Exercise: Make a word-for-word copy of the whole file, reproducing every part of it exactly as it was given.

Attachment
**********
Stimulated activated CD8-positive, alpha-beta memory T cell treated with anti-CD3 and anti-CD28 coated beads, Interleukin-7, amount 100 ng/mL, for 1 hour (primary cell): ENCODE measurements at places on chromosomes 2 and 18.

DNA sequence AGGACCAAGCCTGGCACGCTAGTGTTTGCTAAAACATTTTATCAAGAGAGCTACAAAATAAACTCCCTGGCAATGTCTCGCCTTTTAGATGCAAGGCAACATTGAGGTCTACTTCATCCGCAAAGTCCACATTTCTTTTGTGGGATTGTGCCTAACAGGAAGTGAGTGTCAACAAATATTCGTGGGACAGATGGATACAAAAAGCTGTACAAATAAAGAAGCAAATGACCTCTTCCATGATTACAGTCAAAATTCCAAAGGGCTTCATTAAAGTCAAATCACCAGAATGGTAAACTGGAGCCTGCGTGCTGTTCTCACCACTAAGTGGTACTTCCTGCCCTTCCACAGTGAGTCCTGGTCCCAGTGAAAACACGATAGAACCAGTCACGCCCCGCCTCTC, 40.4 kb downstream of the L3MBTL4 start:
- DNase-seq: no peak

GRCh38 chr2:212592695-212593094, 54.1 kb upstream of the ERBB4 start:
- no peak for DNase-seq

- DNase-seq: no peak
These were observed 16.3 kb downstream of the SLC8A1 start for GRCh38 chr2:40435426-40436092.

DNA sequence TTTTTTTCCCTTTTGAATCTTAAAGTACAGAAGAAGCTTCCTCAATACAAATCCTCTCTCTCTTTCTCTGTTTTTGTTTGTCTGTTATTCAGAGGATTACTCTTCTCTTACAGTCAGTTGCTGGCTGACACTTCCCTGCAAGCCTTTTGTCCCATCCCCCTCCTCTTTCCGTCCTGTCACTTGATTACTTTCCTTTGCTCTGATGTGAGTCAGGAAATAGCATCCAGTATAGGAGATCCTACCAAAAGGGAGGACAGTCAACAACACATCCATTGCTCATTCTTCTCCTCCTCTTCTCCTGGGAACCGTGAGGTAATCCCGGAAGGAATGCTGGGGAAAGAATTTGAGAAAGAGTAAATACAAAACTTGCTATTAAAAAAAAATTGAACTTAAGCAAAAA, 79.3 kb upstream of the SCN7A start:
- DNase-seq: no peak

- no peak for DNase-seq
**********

Stimulated activated CD8-positive, alpha-beta memory T cell treated with anti-CD3 and anti-CD28 coated beads, Interleukin-7, amount 100 ng/mL, for 1 hour (primary cell): ENCODE measurements at places on chromosomes 2 and 18.

DNA sequence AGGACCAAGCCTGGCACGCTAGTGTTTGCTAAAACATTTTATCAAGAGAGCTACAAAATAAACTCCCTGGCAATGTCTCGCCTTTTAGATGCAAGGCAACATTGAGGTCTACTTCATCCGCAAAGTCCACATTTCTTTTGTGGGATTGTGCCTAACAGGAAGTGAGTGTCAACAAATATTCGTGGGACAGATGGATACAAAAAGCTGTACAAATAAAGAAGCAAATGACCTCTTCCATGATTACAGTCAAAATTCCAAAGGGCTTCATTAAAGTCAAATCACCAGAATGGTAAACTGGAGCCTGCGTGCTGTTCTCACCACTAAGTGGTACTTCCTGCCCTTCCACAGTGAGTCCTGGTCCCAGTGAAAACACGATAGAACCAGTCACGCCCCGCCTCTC, 40.4 kb downstream of the L3MBTL4 start:
- DNase-seq: no peak

GRCh38 chr2:212592695-212593094, 54.1 kb upstream of the ERBB4 start:
- no peak for DNase-seq

- DNase-seq: no peak
These were observed 16.3 kb downstream of the SLC8A1 start for GRCh38 chr2:40435426-40436092.

DNA sequence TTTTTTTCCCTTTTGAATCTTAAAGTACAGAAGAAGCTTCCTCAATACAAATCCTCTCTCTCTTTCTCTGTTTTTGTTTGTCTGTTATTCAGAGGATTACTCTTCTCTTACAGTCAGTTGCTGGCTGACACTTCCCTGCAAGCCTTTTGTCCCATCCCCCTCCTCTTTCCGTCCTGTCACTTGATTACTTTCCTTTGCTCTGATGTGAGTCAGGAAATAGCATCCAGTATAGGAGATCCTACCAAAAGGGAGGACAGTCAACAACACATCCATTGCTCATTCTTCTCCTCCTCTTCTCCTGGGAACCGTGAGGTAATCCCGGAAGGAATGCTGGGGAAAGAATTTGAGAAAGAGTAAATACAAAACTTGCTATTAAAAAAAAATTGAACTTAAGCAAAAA, 79.3 kb upstream of the SCN7A start:
- DNase-seq: no peak

- no peak for DNase-seq